When the Chen family purchased 45 Murray Street, Pyrmont back in 2005, it was simply an office block, and remained so for a couple of years before renovations began to turn it into a boutique hotel. But the walls of this art deco building hold a lot of history.
Dating back to around 1938, the property was originally built as a cereal and grain store.Back then, Darling Harbour was home to tram and rail yards and was a place where cargo was loaded onto ships.
“Pyrmont used to be an industrial yard, a working-class suburb, and this building was reflective of the industry around it,” Chen explained.
Later, during the 60s and 70s, the building served as the headquarters of appliances company Breville, and even during the most recent renovation, traces of the company remained.
“When we were breaking down the walls to convert this building to a hotel, we discovered a Breville employee had stuck a calling card on one of the walls. It read: ‘The Breville headquarters will be moving to …’ and the date. I’ve got that card somewhere it says September 6, 1979,” Chen said.
A love for travel, hotels and the hospitality industry prompted Chen to convert the property into a hotel, but he wanted to do so in a way that preserved the integrity of the building.
“We always wanted a classic but contemporary style, bringing it into the modern era but retaining a lot of the design elements that reflect the art deco history of the building,” he said.
Today, original art deco elements are still clearly visible in the red brick exterior and curved corner facade, complemented by the addition of many brass elements, studded barstools, rich red marble and bronze-coloured taps.
By travellers for travellers
Aiden Darling Harbour prides itself on being a hotel designed by travellers for travellers. Over the course of five years, Chen took note of his own accommodation experiences and all the things that he believed could be improved upon.
“You know some of these small pet peeves? I had a big list of all the things we wanted and didn’t want in our hotel rooms,” he explained.
“We provide all the things that you want, and we strip out all the things that you don’t need.”
A simple but important addition for guests was water fountains, dispensing both still and sparkling, on every level, and two big glass bottles prefilled and stored in the fridge, because as Chen says, “nobody wants to spend $7 on water from the minibar”.
Clothes steamers and Chromecast are also standard features in each room.
Chen believes that aesthetics can only go so far, and that experience and service are what really matters to guests.
“It’s stuff like that we have built into the physical that people can remember as an experience,” he said.
“What travellers will remember is those times when they were made to feel special, and it’s always to do with the service. Service is our number one asset.”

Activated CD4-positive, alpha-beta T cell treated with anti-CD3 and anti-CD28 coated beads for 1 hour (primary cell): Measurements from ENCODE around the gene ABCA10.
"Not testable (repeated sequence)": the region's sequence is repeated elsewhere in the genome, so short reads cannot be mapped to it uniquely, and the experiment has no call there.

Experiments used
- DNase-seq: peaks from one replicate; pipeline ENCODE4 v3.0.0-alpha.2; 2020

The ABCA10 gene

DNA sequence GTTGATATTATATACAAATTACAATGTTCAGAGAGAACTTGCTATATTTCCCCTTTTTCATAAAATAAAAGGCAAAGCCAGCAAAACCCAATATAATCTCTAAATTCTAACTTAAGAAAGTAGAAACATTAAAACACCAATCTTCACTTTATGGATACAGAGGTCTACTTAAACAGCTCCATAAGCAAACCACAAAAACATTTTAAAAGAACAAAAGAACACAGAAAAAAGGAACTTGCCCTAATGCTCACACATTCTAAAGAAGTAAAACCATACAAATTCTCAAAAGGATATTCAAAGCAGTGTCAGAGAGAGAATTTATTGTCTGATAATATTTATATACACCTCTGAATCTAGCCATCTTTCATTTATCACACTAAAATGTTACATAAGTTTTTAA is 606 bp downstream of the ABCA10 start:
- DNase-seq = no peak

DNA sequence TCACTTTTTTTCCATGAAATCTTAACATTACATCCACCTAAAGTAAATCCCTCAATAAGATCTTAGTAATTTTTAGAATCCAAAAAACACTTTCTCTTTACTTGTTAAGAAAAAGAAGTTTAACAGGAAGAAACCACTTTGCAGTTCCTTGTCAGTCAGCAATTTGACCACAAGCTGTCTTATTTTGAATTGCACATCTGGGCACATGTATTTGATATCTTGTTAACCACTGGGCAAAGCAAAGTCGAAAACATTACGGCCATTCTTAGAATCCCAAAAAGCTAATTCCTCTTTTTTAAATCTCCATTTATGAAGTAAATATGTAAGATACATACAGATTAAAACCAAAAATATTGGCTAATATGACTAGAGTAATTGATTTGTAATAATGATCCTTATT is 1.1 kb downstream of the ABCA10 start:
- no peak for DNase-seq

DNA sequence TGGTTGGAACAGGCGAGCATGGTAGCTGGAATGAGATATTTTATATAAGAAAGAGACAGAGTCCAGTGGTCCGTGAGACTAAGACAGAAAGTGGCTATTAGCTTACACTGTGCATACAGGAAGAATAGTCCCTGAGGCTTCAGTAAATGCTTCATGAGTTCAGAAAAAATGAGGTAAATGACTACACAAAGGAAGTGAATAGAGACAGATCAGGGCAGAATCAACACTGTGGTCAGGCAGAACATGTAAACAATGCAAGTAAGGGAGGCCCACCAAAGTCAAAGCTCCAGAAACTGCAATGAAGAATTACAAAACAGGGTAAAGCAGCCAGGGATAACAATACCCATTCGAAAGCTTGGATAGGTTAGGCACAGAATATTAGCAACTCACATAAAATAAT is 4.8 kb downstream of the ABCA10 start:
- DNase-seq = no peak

In aiming to deliver the best experience for guests, Aiden focuses on three important things: “awesome location”, “extremely comfortable bed” and “excellent shower and amenities”.
“Those are the basics that you should really get right,” Chen said.
“What are we expecting as travellers? Personally, it’s not the bellboy at the front door that takes your luggage and expects a tip. What I want is to be able to feel completely comfortable and not be forced into buying or doing certain things that I don’t want to.”
One of the reasons behind Aiden’s thoughtful design, is the compact nature of its hotel rooms, which aim to deliver better value for money for guests.
“Unless you’re celebrating, you’re going to be wanting value for the dollars that you pay for accommodation,” Chen said.
“You could stay in a very big room but you’re still tripping over your luggage because someone hasn’t thought about where to put it and it variably ends up in the walkway.
“Our design has been inspired by the more compact rooms in all the great cities of the world where space is at a premium. When you stay in those hotels you can’t help but be impressed by the thought that has gone into it.”
Leaning into localism
Aiden focuses on delivery a localised guest experience, with everything from the wine and beer to the fresh produce sourced locally where possible.
“Our bread is from a bakery that’s about 500 meters down the road,” Chen notes.
“We want to not only bring in as many parts of the neighbourhood as possible, we also want to open ourselves up to the neighbourhood.”
This theme of localism physically manifests itself in the design, particularly in the ground floor lobby where floor to ceiling windows allow guests to feel part of the neighbourhood around them. And it works both ways.
“We try to engage our neighbours as much as possible,” Chen said.
“We give them codes for stays, free coffees if they have breakfast … We have a good set of locals treat the lobby as their second living room, and professionals working around the area treat it as their second meeting area. That’s what I really love to see.”
Chen believes this localised guest experience is the key reason behind Airbnb’s success.
“People want to feel like a local in other cities,” he said.
“When you walk up to your apartment and say ‘Hi’ to the neighbours … it’s yours and you’re in the middle of the action. That’s a more visceral and authentic way of experiencing the city and that’s what people are looking for.”